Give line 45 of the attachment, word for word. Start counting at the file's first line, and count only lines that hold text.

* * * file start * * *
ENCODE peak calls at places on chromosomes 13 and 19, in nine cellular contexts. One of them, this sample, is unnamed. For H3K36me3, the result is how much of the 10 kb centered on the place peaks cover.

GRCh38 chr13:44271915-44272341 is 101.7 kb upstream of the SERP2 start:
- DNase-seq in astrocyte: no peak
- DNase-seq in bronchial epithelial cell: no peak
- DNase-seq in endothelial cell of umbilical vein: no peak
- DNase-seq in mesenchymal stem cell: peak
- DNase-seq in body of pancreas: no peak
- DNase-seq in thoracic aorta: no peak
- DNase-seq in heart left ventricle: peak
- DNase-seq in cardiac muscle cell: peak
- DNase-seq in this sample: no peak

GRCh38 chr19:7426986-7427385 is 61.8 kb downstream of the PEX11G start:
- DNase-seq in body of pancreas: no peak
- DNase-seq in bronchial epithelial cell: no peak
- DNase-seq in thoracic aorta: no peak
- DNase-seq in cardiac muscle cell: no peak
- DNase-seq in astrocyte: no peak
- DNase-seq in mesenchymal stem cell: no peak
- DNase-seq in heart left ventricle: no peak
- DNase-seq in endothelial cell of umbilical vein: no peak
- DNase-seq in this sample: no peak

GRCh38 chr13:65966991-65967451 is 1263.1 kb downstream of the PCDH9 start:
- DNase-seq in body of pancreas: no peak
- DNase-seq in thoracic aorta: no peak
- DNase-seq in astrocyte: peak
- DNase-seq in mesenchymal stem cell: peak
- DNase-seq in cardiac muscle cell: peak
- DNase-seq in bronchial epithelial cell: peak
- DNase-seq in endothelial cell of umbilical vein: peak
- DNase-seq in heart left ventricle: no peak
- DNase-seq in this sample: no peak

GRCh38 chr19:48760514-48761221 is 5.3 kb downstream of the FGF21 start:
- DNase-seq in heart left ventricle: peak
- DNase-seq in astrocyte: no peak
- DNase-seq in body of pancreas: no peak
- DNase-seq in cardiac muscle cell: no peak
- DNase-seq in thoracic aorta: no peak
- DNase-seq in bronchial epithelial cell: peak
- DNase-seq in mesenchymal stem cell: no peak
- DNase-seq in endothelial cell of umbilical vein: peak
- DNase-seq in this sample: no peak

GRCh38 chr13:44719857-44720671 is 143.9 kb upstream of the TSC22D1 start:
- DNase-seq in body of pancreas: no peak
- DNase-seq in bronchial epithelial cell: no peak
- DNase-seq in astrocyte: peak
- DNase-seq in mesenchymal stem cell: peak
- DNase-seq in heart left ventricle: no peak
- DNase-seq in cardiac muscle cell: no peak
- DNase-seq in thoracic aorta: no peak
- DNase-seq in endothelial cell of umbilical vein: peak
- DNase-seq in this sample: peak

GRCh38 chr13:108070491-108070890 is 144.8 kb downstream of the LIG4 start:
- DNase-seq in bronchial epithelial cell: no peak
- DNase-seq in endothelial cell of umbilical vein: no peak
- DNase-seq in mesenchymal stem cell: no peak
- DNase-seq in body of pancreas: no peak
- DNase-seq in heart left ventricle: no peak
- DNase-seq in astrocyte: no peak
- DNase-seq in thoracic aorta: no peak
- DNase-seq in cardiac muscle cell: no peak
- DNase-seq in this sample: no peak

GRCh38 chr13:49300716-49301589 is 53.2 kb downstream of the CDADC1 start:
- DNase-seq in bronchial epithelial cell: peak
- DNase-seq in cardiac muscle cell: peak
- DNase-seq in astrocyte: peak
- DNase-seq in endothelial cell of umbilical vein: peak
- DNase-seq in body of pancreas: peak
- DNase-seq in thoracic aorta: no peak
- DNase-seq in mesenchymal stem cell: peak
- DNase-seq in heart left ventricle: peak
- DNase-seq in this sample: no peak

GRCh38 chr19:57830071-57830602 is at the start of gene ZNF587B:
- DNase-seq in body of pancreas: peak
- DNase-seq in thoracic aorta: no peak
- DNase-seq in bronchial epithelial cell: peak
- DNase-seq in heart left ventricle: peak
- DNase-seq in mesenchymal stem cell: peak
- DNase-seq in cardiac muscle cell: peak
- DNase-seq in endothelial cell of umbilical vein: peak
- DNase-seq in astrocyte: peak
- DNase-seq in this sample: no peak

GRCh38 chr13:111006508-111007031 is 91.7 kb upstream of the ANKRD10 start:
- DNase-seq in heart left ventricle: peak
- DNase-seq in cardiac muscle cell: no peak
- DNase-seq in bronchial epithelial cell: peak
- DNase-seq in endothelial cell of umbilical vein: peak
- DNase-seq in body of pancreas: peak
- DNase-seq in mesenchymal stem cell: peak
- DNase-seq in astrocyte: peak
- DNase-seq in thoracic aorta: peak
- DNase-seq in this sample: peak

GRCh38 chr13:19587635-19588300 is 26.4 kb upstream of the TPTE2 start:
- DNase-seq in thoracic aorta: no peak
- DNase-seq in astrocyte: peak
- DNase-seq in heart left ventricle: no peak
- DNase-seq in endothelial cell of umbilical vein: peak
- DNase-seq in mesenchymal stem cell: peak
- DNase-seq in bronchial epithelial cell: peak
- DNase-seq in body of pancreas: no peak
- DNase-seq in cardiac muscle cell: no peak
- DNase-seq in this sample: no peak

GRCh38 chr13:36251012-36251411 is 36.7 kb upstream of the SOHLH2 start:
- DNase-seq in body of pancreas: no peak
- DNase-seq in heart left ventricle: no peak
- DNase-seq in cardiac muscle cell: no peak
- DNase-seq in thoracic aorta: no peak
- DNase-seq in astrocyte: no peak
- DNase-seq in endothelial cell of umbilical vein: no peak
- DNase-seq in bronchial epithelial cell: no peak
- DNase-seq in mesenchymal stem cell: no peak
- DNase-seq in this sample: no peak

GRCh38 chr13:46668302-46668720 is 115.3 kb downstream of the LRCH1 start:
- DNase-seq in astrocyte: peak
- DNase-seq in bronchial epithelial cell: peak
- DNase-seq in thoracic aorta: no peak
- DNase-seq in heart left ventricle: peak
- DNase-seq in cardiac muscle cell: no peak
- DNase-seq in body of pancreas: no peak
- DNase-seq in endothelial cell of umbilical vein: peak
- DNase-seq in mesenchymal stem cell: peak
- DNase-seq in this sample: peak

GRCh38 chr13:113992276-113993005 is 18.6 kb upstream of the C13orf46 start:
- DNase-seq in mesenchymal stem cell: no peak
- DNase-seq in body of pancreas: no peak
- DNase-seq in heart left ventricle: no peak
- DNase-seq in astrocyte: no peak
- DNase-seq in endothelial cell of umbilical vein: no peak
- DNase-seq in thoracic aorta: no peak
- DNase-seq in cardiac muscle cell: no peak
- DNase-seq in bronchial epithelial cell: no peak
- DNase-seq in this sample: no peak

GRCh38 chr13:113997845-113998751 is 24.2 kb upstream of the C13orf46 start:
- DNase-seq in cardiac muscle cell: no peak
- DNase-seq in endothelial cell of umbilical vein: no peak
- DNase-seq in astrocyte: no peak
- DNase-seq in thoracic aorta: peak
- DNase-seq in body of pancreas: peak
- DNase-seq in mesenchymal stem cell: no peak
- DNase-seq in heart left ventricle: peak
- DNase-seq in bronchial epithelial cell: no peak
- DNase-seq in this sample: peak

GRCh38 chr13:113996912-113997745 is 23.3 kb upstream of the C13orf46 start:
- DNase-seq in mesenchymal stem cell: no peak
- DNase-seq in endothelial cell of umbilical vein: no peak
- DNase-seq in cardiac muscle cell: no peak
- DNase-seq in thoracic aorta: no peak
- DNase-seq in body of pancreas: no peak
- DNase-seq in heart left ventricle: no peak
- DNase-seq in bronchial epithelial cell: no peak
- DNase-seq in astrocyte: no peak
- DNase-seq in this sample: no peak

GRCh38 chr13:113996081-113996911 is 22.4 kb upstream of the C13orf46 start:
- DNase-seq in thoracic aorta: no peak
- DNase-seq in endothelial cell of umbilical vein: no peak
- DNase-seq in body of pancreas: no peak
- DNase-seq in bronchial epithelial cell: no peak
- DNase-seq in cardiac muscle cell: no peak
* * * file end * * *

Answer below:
- DNase-seq in astrocyte: peak